WBK Industry News - Federal Regulatory Developments

CFPB Fines Bank $12 Million for HMDA Reporting Violations

The CFPB recently issued a consent order and a $12 million fine against a large national bank for failing to accurately collect and report HMDA data.  According to the CFPB, instead of asking applicants for their race, ethnicity, and sex, the bank’s loan officers falsely recorded that the applicants chose not to provide the information.  The CFPB concluded that by reporting inaccurate information, the bank violated HMDA, Regulation C, and the CFPA.

In addition to the $12 million civil money penalty, the consent order, among other things, requires the bank to develop, implement, and maintain policies and procedures to ensure compliance with HMDA and Regulation C that includes:

  • Training loan officers and other employees on the requirements under HMDA and Regulation C;
  • Electronically identifying the specific phone call on which HMDA data related to an applicant’s race, ethnicity, and sex is collected;
  • Recording phone applications and periodically auditing a representative sample to ensure HMDA data is accurately collected and recorded;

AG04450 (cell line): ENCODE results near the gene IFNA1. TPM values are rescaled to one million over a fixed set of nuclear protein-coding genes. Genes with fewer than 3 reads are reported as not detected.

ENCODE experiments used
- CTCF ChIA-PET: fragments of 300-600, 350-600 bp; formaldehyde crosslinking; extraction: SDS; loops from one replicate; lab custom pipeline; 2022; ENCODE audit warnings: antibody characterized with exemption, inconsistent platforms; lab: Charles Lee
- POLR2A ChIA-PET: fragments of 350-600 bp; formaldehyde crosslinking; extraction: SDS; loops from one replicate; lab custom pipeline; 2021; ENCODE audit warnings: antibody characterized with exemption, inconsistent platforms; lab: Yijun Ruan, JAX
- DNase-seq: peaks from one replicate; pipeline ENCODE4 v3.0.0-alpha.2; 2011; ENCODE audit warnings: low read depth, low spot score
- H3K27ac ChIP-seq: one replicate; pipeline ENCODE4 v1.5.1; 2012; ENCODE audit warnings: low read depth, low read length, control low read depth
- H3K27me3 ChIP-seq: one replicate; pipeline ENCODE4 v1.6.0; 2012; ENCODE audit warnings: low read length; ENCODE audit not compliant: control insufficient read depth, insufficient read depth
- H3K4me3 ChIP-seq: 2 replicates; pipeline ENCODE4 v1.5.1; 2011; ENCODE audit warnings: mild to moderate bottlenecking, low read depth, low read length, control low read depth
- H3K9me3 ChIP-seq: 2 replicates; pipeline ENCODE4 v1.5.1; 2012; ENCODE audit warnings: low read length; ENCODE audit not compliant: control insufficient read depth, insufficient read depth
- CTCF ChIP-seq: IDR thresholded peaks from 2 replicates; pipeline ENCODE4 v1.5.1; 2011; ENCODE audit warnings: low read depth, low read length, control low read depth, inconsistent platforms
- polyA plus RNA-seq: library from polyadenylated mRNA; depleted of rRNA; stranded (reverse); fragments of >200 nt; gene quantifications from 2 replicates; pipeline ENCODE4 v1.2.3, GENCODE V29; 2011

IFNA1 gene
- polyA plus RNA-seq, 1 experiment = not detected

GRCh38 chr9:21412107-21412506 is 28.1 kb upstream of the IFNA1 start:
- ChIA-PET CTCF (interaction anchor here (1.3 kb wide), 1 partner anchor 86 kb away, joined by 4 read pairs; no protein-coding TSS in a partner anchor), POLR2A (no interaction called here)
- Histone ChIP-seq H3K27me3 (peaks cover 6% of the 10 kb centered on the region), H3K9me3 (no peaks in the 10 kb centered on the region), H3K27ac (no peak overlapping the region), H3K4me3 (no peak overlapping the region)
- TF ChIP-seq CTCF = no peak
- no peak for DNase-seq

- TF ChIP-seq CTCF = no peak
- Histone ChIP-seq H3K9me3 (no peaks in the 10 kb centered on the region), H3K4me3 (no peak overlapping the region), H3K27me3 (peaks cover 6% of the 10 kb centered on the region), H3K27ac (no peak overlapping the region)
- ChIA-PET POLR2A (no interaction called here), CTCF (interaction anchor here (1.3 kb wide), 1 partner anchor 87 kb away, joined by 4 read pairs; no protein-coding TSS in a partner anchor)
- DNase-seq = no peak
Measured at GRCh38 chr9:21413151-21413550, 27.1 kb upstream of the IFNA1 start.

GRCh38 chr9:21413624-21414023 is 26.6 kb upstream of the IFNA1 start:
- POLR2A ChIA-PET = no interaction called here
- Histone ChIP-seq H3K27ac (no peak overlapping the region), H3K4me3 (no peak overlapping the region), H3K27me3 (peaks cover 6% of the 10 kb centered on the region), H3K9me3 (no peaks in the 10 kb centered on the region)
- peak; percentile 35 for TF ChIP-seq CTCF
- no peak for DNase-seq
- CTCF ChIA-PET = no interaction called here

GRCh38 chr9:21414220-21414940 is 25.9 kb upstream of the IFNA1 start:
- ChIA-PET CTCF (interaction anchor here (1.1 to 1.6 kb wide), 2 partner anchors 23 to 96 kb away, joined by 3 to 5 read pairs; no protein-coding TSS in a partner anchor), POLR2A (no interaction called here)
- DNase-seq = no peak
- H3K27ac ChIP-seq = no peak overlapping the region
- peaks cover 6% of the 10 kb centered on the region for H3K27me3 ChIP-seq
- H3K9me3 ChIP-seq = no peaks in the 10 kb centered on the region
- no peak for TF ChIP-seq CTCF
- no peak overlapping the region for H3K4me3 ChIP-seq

• Providing monthly reports to individual loan officers’ managers and leadership showing information-not-provided rates of individual loan officers;
  • Promptly coaching loan officers whose information-not-provided rate exceeds a target rate set by the bank and documenting when the coaching occurred;
  • Reviewing all phone applications for any loan officer who exceeds the bank’s target information-not-provided rate for three consecutive months;
  • Initiating progressive discipline of any loan officer if call recordings show non-compliance with the HMDA data collection requirements;
  • Designating an executive or management-level individual or committee that is responsible for HMDA data collection compliance;
  • Documenting any changes made to an applicant’s race, ethnicity, and sex during the loan-application process; and
  • Ensuring that the HMDA Disclosure is identical for loan applications taken in person, over the phone, or submitted online.

The consent order further requires the bank to create and implement a compliance plan that includes, at a minimum, detailed steps for addressing each action required by the consent order, a mechanism to ensure the bank’s board is kept apprised of the status of compliance actions, and specific timeframes and deadlines for implementation of the steps described above.